L’Oreal has been included on PETA’s list of companies that test on animals for many years because it refused to adopt a company-wide policy against tests on animals for both its ingredients and finished products, and because it sells cosmetics products in China that are required by law to be tested on animals by government agencies. In order to be listed as “cruelty-free” with PETA (and be included on our list of companies that do not test on animals) a company must agree that it does not and will not conduct, commission pay for, or allow tests on animals for any of their ingredients, formulations, and products, anywhere in the world.
Over the years, L’Oreal has made positive progress and taken important steps towards ending tests on animals for its products. The company adopted a policy not to test its “finished products” on animals, and eventually adopted a policy not to test its products’ ingredients on animals. The company has also contributed significant resources to the research and development of non-animal test methods to replace some of the cruel and outdated animal test methods currently still in use. L’Oreal has also established a robust presence in China to advocate for the government to end its requirements for tests on animals for cosmetics sold there.
We applaud L’Oreal for its commitment to and progress in ending tests on animals and promoting non-animal test methods, yet L’Oreal is not eligible to be included on PETA’s cruelty-free list. L’Oreal still chooses to sell cosmetics in China that are required by law to be tested on animals. While the Chinese government has relaxed some of the provisions of their animal testing requirements for cosmetics, it still requires that cosmetics companies pay for painful and deadly tests on animals in order to sell certain types of cosmetics. Although some of L’Oreal’s products currently being sold in China may no longer be subject to the requirements for tests on animals, L’Oreal admits that some of the products it sells there are required by law to be tested on animals. L’Oreal’s carefully-worded policy statement only claims that the company itself does not conduct tests on animals; L’Oreal does not deny that it pays the Chinese government to test its products on animals.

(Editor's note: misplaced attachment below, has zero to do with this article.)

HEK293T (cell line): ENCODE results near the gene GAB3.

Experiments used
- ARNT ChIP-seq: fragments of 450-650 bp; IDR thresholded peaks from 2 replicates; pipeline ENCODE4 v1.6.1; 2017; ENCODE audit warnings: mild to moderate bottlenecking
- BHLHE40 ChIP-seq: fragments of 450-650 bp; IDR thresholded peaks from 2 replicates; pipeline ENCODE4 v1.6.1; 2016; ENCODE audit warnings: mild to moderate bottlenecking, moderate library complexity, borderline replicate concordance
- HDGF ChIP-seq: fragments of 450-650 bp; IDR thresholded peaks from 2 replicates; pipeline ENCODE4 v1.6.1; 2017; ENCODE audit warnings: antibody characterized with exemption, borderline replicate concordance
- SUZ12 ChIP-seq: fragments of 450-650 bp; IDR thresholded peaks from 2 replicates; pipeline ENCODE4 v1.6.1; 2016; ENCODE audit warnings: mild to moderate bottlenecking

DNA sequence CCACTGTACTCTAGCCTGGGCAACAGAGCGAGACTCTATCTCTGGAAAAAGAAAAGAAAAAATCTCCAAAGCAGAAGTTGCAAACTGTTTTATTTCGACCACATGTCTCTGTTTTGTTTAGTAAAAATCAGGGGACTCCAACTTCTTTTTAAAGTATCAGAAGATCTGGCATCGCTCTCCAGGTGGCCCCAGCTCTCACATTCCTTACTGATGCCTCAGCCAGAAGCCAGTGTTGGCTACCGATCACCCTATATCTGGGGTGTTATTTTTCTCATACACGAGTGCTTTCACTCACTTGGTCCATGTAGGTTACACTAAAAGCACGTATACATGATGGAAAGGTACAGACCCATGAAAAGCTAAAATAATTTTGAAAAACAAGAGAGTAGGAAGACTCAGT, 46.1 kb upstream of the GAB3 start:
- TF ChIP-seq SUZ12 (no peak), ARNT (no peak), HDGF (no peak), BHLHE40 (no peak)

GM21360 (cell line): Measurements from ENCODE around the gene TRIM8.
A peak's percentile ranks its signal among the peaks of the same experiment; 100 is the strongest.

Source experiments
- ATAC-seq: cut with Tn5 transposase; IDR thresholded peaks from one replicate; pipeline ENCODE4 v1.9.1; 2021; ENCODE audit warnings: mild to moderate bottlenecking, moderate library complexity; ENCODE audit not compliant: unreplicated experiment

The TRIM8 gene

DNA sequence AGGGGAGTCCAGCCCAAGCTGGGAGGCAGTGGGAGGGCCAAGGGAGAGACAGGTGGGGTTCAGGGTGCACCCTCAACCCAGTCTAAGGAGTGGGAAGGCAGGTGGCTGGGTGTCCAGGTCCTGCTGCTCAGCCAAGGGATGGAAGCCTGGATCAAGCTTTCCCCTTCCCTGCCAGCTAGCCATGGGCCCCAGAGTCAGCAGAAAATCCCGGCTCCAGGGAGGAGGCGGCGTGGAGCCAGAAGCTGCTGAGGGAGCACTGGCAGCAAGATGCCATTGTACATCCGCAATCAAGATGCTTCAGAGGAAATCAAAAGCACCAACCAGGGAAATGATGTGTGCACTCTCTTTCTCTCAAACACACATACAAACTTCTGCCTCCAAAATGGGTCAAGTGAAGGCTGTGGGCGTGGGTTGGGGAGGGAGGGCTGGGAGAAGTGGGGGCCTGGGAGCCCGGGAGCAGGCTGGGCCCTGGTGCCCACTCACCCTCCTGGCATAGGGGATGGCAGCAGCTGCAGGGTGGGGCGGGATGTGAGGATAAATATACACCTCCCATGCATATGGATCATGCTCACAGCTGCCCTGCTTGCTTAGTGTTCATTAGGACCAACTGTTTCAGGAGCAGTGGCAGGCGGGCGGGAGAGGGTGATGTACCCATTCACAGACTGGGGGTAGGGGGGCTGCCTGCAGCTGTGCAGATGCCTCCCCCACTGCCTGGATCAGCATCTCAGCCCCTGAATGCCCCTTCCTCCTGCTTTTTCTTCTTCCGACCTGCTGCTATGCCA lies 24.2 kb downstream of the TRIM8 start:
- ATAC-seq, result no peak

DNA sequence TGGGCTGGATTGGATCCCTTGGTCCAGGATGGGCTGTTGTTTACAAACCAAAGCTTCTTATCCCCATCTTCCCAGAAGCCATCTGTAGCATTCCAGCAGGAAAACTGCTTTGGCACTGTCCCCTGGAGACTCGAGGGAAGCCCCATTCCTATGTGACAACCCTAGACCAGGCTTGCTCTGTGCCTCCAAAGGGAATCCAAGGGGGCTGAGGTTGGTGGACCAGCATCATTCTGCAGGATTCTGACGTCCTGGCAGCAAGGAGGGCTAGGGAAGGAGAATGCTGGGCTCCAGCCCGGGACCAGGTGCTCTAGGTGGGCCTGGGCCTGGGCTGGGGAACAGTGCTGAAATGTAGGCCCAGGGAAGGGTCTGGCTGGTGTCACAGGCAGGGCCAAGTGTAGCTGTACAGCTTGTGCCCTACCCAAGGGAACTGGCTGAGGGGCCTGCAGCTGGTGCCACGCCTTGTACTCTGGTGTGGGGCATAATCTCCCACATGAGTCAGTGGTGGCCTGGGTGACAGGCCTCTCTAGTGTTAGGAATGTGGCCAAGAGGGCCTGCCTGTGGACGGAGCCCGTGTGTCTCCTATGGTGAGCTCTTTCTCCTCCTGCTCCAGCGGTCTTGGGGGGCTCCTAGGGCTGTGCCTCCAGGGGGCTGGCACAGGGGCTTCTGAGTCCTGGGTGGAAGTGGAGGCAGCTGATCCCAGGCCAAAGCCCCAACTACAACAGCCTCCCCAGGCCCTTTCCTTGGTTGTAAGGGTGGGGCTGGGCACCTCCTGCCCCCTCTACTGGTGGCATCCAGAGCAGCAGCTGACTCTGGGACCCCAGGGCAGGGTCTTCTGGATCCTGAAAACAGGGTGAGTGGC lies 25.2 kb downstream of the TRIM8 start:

We’ve worked with many compassionate companies that have either withdrawn from the Chinese market or refused to sell in China until the country’s requirements for tests on animals for cosmetics are lifted. We urge L’Oreal to join these companies by taking an uncompromising stance on this issue and withdrawing from the Chinese market until tests on animals for its products are no longer required.